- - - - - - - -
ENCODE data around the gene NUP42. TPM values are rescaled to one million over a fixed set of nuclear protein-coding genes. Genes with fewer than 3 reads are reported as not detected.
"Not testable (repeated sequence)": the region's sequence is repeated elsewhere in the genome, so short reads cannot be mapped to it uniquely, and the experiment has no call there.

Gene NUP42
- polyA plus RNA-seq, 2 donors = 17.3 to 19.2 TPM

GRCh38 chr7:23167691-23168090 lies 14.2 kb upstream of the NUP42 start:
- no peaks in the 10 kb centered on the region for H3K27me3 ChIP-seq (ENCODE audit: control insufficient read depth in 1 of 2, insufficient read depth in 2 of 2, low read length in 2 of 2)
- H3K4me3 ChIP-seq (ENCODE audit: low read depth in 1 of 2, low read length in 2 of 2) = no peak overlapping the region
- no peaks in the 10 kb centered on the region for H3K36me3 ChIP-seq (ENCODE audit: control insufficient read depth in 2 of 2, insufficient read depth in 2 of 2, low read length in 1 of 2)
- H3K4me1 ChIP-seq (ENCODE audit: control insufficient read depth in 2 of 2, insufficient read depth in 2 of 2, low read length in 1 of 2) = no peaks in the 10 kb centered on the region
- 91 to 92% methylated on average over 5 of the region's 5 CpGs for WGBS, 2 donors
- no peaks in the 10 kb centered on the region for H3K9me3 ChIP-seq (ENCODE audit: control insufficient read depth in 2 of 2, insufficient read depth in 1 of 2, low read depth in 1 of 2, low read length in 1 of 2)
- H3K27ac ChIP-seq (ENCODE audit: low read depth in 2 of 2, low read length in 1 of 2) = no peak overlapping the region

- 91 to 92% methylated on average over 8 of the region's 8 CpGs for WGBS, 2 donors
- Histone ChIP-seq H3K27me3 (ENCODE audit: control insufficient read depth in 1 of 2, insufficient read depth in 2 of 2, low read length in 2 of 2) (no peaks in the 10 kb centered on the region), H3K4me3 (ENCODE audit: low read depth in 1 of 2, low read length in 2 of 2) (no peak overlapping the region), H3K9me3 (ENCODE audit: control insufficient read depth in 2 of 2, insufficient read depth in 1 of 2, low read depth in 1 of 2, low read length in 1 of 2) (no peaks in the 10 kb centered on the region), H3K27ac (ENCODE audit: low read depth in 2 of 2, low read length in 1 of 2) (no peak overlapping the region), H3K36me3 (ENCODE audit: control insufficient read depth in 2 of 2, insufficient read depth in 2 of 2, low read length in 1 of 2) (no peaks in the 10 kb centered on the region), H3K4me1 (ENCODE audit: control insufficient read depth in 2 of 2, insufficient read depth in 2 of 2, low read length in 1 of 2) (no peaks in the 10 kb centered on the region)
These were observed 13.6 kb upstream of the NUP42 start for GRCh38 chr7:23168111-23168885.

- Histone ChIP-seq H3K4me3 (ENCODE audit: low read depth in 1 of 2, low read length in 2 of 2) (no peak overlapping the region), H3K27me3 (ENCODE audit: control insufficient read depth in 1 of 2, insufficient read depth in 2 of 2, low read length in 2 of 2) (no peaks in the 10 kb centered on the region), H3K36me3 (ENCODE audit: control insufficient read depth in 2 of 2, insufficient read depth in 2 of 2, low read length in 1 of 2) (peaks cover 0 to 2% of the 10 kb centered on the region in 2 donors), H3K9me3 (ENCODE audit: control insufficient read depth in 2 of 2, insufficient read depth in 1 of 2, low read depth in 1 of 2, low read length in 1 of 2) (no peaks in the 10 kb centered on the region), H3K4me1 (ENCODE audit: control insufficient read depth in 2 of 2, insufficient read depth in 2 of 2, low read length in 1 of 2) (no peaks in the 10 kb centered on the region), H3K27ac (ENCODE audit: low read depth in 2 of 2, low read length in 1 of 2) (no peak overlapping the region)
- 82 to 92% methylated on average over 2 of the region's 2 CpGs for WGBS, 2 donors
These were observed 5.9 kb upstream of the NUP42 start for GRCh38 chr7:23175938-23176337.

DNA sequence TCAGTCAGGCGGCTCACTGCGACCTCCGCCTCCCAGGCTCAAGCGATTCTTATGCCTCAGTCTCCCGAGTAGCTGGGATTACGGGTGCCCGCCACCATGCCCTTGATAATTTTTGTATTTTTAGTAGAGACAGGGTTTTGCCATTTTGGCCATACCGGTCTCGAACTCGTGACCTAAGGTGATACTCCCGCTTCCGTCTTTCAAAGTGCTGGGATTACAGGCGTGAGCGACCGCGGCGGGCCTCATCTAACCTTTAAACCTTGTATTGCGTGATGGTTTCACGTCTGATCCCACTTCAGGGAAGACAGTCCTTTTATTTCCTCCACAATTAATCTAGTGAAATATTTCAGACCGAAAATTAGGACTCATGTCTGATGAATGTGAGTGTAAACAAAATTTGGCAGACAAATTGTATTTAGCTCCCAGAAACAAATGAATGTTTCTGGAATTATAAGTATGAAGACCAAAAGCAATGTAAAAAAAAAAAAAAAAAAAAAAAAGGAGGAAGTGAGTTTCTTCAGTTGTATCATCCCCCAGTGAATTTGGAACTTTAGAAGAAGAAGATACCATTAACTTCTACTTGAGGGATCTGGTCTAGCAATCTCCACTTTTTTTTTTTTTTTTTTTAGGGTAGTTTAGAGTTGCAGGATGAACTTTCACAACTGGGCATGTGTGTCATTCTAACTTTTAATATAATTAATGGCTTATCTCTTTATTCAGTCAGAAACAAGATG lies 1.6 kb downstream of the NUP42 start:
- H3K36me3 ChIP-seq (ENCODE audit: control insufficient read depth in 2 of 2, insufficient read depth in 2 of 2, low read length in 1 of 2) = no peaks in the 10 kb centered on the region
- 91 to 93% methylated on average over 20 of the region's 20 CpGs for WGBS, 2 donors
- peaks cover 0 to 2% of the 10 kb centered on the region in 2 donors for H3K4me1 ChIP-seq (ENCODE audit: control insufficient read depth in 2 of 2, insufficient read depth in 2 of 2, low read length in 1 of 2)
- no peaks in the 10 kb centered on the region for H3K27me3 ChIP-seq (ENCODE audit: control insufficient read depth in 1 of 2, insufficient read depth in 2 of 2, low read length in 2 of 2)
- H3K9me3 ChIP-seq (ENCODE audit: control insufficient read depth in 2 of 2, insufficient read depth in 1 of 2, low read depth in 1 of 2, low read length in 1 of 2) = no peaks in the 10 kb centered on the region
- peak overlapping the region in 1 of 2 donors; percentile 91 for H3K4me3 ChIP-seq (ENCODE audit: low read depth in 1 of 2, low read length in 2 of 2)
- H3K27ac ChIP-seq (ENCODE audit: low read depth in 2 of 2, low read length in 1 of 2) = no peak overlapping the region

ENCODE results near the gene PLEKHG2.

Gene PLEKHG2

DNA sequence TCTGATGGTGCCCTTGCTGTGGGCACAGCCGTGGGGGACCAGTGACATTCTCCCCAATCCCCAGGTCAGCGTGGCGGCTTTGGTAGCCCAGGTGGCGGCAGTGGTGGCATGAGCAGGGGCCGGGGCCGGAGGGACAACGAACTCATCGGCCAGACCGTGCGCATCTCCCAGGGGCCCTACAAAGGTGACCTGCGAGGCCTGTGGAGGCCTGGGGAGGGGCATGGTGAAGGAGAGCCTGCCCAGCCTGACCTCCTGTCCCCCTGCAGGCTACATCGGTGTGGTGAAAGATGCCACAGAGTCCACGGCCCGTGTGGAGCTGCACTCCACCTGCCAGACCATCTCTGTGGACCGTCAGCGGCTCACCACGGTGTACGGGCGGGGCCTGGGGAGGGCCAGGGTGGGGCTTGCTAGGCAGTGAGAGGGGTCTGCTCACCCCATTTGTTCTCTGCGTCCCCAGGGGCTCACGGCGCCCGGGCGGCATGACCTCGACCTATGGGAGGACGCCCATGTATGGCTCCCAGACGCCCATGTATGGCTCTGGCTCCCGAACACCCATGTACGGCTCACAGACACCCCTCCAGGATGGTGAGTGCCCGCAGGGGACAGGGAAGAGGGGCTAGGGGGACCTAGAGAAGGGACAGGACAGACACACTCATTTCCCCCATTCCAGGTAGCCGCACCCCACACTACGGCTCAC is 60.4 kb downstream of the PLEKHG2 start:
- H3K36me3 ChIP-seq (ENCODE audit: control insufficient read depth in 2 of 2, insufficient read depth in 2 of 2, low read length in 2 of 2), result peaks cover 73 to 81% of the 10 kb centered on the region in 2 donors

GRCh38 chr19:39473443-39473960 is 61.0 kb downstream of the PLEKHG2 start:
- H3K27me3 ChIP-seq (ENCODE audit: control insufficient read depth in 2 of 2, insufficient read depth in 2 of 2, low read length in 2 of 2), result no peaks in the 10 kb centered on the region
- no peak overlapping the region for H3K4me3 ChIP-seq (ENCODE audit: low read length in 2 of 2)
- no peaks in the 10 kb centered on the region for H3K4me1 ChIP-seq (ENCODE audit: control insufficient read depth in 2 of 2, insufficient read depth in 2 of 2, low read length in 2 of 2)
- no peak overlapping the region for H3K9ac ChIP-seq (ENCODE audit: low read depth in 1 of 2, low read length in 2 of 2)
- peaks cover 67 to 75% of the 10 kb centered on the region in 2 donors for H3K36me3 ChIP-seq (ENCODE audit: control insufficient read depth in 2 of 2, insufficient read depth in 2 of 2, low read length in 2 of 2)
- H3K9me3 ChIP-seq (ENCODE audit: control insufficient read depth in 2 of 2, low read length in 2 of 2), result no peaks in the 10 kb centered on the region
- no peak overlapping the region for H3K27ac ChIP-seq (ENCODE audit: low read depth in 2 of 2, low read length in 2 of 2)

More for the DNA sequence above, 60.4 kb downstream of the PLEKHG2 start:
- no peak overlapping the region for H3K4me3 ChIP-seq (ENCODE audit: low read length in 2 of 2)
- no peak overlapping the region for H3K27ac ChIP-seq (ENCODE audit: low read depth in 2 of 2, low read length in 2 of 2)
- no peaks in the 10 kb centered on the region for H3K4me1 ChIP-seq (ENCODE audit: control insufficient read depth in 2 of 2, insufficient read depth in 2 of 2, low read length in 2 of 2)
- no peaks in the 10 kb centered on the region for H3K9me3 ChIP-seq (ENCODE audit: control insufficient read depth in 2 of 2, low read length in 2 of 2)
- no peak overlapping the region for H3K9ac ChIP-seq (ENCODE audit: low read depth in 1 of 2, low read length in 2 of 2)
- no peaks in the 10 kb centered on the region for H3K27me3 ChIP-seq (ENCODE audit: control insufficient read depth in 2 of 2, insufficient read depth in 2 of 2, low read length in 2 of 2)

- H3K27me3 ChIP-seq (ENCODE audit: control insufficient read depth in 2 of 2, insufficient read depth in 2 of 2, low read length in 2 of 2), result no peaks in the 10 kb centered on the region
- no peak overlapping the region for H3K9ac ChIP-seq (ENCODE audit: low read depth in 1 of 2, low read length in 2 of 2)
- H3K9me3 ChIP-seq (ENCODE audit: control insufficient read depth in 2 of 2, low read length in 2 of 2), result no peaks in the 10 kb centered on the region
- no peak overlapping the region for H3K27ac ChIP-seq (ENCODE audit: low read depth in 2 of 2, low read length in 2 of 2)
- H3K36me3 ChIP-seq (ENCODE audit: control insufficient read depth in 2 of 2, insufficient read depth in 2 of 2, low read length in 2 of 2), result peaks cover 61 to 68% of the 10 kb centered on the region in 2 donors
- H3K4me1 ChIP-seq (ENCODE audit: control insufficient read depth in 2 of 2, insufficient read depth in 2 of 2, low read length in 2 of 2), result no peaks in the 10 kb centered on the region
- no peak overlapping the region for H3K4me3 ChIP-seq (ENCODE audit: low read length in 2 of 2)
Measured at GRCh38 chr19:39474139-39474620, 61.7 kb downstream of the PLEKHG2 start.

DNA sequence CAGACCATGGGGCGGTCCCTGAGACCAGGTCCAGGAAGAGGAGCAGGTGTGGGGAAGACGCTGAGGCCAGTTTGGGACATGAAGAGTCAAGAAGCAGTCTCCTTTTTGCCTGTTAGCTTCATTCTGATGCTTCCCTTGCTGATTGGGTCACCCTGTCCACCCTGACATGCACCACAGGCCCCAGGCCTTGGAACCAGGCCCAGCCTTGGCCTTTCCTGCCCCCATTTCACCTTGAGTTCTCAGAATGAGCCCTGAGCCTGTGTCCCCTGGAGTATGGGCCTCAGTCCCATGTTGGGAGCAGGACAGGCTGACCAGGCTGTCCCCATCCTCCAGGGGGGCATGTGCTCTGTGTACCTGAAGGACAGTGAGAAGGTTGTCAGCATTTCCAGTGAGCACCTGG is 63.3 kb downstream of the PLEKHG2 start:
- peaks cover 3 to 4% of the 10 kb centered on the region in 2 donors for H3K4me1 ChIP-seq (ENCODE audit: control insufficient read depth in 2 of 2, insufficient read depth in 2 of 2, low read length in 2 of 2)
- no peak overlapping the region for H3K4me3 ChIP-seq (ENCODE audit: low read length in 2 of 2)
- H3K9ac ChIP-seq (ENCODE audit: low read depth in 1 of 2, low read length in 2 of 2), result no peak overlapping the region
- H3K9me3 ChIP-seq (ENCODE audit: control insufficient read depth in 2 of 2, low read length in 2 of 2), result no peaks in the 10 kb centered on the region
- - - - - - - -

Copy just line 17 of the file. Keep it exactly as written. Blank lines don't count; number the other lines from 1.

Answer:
- 82 to 92% methylated on average over 2 of the region's 2 CpGs for WGBS, 2 donors